Food Porn – Cauliflower Steaks over Roasted Veggies

Topic: Photos

This is what winter is all about for me. Winter vegetables cooked up in new and yummy ways. (Note the bacon mixed in with the brussel sprouts.) I used the leftover cauliflower to make a puree that turned into something most mashed potatoes wish they could be!

Food Porn – Mini Cupcakes Galore!

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I made these for some friends art opening this past Labor Day. They were going to be chamomile and honey, but things got out of control. Next thing I know I’m pulling basil from the garden, blackberry preserves from the fridge, squeezing lemons. It was so much freaking fun! When the powdered sugar settled, I had these amazing guys. They are my favorite baked good to date, and at some point I may break down and share the recipe for basil buttercream. Maybe….

 

 

 

 

 

 

 

 

 

 

 

 

Fancy cupcakes!

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This is what I did this weekend:

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First chicken noodle soup of the season

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Just a quick photo to show I’m not dead or in a cooking depression. Xoxo

 

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The beginning of my garden!

Topic: Photos

 

 

 

 

 

 

 

 

 

 

 

 

 

Food Porn – Strawberry Shortcake

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This is what I do in the summer instead of working on my website:

Food Porn: Rare Filet with a Demi Glaze

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Ya, I get to make this kind of stuff at work. This was for a wine tasting we did a few weeks ago, and it tasted even better than it looks in this picture. (See the definition for Demi-glace here.)

My Favorite Cornbread Recipe…

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Cornbread is a staple food here in the south. In fact, if you go to a southern restaurant, it’s not surprising to see cornbread listed as a vegetable side. When I first moved here I decided to try making cornbread from scratch, since up to that point I had only had it from the lovely little blue jiffy box. I bought the ingredients, looked up a recipe from a southern magazine and got to work.

You can imagine my horror when I bit into it and it was dry, crumbly and almost savory! I asked around and found out that southern cornbread is nothing like the rest of the country eats. It’s meant to be, you know, bread. In fact, most people crumble it into whatever they’re eating. No light fluffy cornbread here. In desperation I went to the store and looked for a different kind of cornmeal. I found the cheapest most enriched cornmeal I could find and used the recipe on the back, making sure there was a liberal amount of sugar in the recipe.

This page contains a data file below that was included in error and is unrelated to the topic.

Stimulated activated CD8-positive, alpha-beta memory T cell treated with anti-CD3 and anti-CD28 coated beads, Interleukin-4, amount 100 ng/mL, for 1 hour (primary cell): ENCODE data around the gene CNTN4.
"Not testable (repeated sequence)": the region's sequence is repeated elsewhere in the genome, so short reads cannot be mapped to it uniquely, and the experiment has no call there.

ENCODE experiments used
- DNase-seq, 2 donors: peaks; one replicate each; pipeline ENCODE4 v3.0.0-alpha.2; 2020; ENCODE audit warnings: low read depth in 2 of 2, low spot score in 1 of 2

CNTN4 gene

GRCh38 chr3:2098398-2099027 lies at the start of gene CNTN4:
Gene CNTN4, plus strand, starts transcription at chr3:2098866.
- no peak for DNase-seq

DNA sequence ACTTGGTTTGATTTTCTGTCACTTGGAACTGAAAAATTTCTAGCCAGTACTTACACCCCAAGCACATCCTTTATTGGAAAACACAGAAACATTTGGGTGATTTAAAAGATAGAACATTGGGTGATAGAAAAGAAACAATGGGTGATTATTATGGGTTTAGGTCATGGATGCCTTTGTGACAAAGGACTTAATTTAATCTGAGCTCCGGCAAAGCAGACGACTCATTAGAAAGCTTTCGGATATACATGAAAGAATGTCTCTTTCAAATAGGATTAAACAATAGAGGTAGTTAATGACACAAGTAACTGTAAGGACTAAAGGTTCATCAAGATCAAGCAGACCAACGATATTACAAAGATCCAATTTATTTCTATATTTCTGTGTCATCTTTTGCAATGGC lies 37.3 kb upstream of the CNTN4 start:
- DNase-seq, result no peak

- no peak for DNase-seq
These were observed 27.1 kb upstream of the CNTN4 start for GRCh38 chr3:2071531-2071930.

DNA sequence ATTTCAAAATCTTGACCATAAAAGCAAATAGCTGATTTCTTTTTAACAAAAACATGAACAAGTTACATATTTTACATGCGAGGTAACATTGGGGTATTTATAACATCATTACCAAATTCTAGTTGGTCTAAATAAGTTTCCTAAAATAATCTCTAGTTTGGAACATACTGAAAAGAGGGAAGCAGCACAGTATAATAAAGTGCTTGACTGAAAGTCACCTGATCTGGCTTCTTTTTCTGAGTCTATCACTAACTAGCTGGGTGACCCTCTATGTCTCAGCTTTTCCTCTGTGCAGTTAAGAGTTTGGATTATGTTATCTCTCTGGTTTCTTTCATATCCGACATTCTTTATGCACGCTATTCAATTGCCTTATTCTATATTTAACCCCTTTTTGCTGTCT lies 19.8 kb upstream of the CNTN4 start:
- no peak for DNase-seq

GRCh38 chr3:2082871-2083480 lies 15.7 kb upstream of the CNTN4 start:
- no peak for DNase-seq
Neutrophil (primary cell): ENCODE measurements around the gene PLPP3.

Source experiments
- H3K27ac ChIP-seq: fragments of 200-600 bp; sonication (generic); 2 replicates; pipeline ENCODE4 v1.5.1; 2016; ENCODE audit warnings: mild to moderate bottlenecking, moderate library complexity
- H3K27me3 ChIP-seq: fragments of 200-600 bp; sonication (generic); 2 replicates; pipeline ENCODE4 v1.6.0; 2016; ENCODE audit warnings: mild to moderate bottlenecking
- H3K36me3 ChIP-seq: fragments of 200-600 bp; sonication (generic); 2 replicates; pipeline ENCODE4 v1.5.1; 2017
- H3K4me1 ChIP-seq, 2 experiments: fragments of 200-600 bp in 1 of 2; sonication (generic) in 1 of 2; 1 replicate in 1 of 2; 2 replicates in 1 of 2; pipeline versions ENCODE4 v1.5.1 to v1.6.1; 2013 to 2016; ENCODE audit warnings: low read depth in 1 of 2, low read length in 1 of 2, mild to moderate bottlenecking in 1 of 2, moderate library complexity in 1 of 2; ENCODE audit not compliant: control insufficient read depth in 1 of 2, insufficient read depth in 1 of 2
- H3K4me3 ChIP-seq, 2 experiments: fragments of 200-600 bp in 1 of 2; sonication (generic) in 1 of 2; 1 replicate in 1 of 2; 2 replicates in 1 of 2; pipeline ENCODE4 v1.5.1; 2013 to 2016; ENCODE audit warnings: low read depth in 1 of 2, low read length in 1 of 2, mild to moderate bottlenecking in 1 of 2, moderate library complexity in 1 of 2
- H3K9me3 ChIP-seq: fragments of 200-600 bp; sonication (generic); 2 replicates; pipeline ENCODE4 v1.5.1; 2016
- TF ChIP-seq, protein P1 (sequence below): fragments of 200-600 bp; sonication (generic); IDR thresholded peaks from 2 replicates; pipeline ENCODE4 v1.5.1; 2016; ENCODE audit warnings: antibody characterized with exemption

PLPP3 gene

Finally, I had found what I had been craving. This was what I remember. At the same time, I knew something was off. Maybe it was the months of getting used to Southern Cornbread, but it seemed too sweet. I was serving it with dinner, but it felt like it should be for dessert. The following recipe is my Yankee leaning compromise. It is still  sweet, but the addition of some stone milled cornmeal gives it a bit more texture and cutting down on the sugar brought out the flavor of the cornmeal itself.

Ingredients:

  • 1/2 cup cheapo enriched corn meal
  • 1/4 cup real cornmeal
  • (For a sweeter, cake like cornbread use all enriched. For a heartier cornbread use 1/2 cup stone milled cornmeal and 1/2 cup enriched.)
  • 1 1/4 c all purpose flour
  • 3 Tablestoons sugar
  • 2 teaspoons baking powder
  • 1/2 teaspoon salt
  • 1 cup milk (whole is best, but anything will work.)
  • 1 egg
  • 1/4 cup vegetable oil (You can use “drippings” as well, as in bacon drippings. I think it’s a bit rich, so I’ll throw in a few Tablespoons with the oil. Great flavor and totally old school.)

Directions:

  1. Preheat oven to 400 F. Grease an 8″ or 9″  pan or skillet with shortening or lard. (I swear by my 9″ cast iron skillet. You can get them super cheap new, and I think it’s worth if it if all you ever cook in it is cornbread. )
  2. Put greased skillet into oven and get it super hot while you mix the ingredients. It should only need to be in there a few minutes. This gives cornbread that amazing crispy, almost fried, crust. **
  3. Blend all dry ingredients in medium bowl. Mix in wet ingredients and stir until incorporated. It will be a bit lumpy but it should all be wet.
  4. Pour batter into hot pan and cook for 18-25 minutes. Anything over 18 in my cast iron skillet will burn. The original recipes said 20-25 minutes, so I assume that’s for a different kind of pan.
  5. You can tell it’s done when a toothpick inserted into the center comes out clean.

Makes about 9 servings. It’s best served warm with butter, honey and possibly some sorghum syrup if you’re lucky enough to live in the south. :)

**Thanks for this piece of advice from my rad boss and co-worker. It really helps to have honest to goodness southerners to bounce ideas off of!

Food Porn: Pizza!

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From Stefano’s Chicago Style Pizza. I have no effing idea if this is anything like pizza in Chicago and I don’t give a what. It’s amazing, cheap and really close to my house. Hooray!